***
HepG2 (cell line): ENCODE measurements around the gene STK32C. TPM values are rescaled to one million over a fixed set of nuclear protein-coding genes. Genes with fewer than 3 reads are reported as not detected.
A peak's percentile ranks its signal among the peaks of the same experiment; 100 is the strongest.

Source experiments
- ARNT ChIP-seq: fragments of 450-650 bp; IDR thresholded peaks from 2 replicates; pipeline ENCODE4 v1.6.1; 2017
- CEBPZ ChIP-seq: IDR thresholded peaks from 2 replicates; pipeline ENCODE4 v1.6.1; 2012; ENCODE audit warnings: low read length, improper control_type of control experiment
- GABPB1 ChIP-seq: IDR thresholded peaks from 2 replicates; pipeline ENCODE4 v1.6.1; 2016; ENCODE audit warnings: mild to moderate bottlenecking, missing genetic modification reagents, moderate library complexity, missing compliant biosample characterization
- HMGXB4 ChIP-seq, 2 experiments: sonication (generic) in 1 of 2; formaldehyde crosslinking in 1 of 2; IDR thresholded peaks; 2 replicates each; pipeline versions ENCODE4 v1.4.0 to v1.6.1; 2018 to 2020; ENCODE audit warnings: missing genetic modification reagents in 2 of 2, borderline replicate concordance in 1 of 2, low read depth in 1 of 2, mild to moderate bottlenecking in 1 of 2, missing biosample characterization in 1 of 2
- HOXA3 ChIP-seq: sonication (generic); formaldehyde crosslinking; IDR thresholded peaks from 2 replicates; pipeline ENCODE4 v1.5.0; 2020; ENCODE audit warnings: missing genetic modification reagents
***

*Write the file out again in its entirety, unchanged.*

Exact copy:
HepG2 (cell line): ENCODE measurements around the gene STK32C. TPM values are rescaled to one million over a fixed set of nuclear protein-coding genes. Genes with fewer than 3 reads are reported as not detected.
A peak's percentile ranks its signal among the peaks of the same experiment; 100 is the strongest.

Source experiments
- ARNT ChIP-seq: fragments of 450-650 bp; IDR thresholded peaks from 2 replicates; pipeline ENCODE4 v1.6.1; 2017
- CEBPZ ChIP-seq: IDR thresholded peaks from 2 replicates; pipeline ENCODE4 v1.6.1; 2012; ENCODE audit warnings: low read length, improper control_type of control experiment
- GABPB1 ChIP-seq: IDR thresholded peaks from 2 replicates; pipeline ENCODE4 v1.6.1; 2016; ENCODE audit warnings: mild to moderate bottlenecking, missing genetic modification reagents, moderate library complexity, missing compliant biosample characterization
- HMGXB4 ChIP-seq, 2 experiments: sonication (generic) in 1 of 2; formaldehyde crosslinking in 1 of 2; IDR thresholded peaks; 2 replicates each; pipeline versions ENCODE4 v1.4.0 to v1.6.1; 2018 to 2020; ENCODE audit warnings: missing genetic modification reagents in 2 of 2, borderline replicate concordance in 1 of 2, low read depth in 1 of 2, mild to moderate bottlenecking in 1 of 2, missing biosample characterization in 1 of 2
- HOXA3 ChIP-seq: sonication (generic); formaldehyde crosslinking; IDR thresholded peaks from 2 replicates; pipeline ENCODE4 v1.5.0; 2020; ENCODE audit warnings: missing genetic modification reagents